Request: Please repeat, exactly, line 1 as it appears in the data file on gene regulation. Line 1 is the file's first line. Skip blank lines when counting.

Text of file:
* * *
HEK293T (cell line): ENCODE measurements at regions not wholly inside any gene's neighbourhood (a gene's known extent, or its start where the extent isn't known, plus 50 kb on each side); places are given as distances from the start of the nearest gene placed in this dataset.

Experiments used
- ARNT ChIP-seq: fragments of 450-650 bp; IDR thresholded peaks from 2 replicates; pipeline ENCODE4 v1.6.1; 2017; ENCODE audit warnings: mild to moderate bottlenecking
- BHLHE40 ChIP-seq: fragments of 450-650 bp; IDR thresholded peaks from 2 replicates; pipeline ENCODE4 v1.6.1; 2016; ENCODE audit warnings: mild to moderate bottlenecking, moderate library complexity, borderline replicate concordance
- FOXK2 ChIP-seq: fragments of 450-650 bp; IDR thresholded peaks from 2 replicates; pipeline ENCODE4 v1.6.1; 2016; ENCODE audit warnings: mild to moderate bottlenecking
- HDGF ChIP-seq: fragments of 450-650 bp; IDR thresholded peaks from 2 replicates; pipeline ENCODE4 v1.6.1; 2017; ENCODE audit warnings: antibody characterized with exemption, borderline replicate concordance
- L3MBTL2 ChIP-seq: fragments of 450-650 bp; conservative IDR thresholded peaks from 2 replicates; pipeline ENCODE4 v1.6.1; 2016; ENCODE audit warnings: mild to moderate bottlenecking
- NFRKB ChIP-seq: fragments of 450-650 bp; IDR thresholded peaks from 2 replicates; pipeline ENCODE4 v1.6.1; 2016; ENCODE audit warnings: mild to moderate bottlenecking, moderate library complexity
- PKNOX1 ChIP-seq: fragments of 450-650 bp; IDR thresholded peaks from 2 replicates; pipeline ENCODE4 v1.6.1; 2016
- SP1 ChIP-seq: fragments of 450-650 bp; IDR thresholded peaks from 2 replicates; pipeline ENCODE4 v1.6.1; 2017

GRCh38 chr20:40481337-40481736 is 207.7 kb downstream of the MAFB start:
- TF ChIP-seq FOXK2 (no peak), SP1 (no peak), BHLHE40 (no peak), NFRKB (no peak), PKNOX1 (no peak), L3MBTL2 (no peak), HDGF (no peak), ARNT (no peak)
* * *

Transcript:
HEK293T (cell line): ENCODE measurements at regions not wholly inside any gene's neighbourhood (a gene's known extent, or its start where the extent isn't known, plus 50 kb on each side); places are given as distances from the start of the nearest gene placed in this dataset.